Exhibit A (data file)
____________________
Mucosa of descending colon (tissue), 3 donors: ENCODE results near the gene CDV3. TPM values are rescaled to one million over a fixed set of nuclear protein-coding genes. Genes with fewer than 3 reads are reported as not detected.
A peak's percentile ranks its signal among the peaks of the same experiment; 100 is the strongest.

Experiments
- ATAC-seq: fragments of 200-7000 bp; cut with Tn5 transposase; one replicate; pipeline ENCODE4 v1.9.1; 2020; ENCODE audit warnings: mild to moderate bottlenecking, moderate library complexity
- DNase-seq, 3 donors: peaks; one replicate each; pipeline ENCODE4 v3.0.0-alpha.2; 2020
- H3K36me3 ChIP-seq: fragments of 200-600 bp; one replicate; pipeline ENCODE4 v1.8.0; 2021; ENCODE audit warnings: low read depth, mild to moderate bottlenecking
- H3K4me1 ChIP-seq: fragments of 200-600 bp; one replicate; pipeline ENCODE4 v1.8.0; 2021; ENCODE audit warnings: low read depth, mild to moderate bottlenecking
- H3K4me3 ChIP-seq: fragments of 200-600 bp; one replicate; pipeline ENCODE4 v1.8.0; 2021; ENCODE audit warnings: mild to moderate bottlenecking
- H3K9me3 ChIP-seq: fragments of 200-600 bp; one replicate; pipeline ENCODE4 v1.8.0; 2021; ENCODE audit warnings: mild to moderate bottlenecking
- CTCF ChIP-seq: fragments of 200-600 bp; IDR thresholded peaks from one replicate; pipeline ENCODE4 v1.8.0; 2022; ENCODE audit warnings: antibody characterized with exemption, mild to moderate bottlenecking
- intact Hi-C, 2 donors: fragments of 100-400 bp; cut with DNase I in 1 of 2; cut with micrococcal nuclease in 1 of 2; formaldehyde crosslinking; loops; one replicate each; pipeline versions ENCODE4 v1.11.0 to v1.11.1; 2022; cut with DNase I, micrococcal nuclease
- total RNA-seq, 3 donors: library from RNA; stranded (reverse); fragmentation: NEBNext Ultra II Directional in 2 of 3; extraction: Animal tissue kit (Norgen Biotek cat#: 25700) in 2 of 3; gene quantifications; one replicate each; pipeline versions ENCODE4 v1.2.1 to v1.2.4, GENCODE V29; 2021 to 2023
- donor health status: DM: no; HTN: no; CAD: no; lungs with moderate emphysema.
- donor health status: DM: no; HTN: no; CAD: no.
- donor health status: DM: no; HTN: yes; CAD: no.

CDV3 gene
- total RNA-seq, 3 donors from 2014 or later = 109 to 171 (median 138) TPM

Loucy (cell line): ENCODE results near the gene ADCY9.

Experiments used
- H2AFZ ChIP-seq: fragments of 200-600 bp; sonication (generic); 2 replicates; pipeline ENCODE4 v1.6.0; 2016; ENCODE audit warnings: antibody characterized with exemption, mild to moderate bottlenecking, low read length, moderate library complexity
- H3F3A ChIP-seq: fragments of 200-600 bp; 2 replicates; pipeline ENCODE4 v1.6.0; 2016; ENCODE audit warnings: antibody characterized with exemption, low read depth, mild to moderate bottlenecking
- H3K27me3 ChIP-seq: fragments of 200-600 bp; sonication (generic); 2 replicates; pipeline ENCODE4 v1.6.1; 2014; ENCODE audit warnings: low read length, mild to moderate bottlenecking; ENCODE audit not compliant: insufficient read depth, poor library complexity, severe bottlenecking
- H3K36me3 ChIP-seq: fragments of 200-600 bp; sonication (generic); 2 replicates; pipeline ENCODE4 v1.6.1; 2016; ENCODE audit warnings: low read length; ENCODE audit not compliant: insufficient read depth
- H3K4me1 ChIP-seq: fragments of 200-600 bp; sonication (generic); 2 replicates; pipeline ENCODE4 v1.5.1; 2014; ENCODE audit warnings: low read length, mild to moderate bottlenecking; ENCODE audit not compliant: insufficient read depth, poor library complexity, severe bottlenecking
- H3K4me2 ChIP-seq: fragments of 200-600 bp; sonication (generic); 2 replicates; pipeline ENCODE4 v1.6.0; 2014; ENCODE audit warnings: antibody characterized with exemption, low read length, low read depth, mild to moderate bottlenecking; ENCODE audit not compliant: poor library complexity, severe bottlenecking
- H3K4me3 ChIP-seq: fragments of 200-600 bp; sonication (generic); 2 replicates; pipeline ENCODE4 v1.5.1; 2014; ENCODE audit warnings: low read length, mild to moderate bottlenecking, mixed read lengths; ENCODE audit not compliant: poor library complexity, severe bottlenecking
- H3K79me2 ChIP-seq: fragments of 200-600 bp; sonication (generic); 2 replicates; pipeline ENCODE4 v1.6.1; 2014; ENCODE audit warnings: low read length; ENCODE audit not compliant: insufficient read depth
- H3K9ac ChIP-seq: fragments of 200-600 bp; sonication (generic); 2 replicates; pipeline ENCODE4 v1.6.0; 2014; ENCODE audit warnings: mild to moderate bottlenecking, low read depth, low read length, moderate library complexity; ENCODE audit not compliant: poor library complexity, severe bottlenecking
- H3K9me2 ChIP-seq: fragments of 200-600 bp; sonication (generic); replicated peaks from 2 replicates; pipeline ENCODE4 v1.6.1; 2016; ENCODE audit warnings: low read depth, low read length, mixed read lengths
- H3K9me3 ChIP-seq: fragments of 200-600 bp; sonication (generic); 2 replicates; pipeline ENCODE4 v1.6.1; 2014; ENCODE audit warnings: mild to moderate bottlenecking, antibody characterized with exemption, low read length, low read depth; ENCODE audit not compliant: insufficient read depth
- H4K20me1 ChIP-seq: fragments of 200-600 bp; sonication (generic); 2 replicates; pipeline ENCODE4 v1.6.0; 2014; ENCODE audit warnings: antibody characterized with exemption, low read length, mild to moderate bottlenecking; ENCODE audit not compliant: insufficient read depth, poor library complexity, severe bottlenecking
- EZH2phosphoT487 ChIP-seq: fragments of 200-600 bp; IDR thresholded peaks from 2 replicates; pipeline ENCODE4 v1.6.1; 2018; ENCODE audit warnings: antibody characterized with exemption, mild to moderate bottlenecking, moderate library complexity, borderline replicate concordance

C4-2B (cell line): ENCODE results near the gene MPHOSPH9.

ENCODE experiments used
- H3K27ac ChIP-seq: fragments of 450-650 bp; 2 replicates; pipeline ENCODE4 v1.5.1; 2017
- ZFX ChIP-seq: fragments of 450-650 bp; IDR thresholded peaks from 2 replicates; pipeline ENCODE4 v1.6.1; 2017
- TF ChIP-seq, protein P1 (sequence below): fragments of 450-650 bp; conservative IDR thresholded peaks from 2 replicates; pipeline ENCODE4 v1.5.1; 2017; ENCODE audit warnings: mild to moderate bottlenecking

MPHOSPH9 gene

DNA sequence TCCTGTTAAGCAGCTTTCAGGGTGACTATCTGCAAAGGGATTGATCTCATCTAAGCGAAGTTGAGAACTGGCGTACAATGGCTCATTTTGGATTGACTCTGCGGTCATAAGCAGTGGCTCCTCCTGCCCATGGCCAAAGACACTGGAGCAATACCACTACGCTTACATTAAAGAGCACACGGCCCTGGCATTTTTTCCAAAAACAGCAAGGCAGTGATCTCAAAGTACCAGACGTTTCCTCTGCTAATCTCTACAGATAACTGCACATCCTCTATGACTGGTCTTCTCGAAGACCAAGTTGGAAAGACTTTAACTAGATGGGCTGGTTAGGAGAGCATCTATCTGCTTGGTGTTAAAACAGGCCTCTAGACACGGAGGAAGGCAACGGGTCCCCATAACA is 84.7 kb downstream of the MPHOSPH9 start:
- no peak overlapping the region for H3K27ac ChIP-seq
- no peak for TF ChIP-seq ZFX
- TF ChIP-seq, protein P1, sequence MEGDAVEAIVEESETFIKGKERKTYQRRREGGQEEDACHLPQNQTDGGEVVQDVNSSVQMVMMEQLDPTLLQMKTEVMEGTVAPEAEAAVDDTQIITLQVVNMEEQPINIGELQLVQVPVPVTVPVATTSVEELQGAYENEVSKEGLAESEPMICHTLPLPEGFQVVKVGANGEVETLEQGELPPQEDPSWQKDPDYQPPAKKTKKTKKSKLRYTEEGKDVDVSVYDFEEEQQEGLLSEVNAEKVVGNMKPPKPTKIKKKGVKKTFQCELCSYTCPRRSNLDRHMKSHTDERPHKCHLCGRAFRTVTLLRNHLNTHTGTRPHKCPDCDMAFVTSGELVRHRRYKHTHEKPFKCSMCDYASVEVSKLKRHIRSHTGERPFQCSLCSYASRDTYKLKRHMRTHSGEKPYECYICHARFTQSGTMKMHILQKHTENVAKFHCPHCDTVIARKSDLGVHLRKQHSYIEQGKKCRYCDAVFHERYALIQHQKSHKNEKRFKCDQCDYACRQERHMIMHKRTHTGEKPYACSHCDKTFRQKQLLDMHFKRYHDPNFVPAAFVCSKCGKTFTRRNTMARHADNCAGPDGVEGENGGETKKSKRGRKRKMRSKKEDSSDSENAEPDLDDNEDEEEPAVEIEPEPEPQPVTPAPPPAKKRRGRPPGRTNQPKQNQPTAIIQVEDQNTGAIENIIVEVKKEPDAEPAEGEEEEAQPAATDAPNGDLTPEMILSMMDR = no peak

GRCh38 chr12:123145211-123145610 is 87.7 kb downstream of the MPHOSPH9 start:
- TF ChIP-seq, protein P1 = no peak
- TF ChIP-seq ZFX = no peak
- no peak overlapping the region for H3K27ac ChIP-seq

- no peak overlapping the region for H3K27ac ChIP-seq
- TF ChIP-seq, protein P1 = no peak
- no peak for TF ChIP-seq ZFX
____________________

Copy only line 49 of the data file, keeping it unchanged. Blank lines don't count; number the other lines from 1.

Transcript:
- no peak for TF ChIP-seq ZFX